Sorry, I chose a poor quote in my previous post - I am interested in the basis for the assumption that the bill isn't really about sectarianism, its actually about criminalising football fans 'for anything which could be interpreted as offensive'. The bill is self-evidently about behaviour at football - is that your main objection?

 

Football-based sectarianism is a clear and identifiable social ill in Scotland and it perfectly appropriate to legislate against it in isolation. It fills our casualty wards and is recognised and associated with Scotland by ordinary people throughout Europe. Many of them would have watched the highlights of the problem OF derby last season, the 'highlights' of which were one of the most viewed items on BBC's website, which in turn is one of the most viewed websites in the world. That is why the Scottish Government wants to legislate against, and they probably aren't secretly hoping to penalise Well fans for sticking up two fingers at St Mirrian fans, or whatever.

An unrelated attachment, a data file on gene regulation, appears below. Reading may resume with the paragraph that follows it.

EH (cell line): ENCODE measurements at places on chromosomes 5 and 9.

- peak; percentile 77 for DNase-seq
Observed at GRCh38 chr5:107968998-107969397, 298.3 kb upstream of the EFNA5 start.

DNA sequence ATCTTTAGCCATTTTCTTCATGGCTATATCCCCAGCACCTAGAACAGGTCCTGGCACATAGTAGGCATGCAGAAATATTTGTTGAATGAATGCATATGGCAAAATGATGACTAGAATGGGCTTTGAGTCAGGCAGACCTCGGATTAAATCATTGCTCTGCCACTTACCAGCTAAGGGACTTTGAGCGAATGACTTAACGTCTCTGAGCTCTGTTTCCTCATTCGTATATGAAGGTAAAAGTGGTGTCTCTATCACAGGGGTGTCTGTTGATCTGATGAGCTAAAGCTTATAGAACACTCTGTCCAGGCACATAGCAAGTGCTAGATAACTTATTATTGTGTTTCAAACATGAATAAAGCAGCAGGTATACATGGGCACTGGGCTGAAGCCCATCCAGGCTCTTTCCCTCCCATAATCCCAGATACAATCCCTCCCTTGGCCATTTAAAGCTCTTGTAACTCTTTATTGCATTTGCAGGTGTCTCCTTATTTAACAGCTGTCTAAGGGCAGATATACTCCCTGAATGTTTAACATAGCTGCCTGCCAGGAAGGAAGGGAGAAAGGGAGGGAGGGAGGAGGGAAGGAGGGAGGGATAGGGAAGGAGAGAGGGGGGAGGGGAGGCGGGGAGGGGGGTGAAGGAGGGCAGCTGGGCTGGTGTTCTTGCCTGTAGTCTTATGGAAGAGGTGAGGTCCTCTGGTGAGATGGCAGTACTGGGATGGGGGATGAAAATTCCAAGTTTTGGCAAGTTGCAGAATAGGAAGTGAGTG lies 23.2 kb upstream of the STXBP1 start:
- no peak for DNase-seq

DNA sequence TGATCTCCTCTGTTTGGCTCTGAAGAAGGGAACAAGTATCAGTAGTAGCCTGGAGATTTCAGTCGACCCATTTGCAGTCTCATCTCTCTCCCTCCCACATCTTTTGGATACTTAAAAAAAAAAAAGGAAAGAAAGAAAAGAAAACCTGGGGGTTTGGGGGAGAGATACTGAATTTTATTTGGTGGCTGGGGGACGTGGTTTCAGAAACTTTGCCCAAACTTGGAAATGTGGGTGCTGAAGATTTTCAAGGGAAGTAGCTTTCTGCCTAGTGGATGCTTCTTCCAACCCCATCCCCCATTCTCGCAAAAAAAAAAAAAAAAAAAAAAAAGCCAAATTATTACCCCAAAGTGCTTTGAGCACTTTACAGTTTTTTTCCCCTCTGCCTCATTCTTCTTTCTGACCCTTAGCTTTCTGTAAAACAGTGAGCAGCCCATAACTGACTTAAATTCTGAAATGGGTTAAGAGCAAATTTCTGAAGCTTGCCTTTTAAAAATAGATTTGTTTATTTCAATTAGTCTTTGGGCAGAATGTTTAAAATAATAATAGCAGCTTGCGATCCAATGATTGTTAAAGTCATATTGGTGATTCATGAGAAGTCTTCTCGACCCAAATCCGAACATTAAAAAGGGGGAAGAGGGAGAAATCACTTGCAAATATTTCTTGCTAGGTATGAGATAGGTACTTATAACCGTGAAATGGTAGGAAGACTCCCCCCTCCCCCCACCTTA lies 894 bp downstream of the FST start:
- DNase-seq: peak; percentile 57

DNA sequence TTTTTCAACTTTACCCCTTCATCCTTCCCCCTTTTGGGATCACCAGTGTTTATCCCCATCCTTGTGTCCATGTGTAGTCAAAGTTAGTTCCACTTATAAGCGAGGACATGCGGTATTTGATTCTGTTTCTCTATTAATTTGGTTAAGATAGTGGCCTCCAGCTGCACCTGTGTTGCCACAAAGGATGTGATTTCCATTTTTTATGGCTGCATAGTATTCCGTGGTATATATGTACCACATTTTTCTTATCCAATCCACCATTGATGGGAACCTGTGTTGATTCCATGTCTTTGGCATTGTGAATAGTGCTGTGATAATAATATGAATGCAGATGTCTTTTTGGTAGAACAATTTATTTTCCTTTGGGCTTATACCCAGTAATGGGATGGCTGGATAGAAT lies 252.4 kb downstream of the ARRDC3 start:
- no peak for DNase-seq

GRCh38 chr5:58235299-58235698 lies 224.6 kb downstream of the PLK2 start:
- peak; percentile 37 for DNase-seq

What do you think a bill addressing sectarianism across society, the so-called 'real-causes' of sectarianism would look like? The 'Lets Make the Central Belt of Scotland More Affluent, Tolerant and Better Educated Bill'? I'm sorry, but the old 'sectarianism is Scotland's problem not football's problem and that is what we should address' line is just another Old firm cliché presented to avoid responsibility and maintain the status quo. We should avoid those. yes.gif

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I agree that a lot of the opposition to the bill is from the old firm who know fine well that sectarianism is the basis of their clubs and their success. But theres also some genuine opposition from people who think it doesnt seem that well thought out.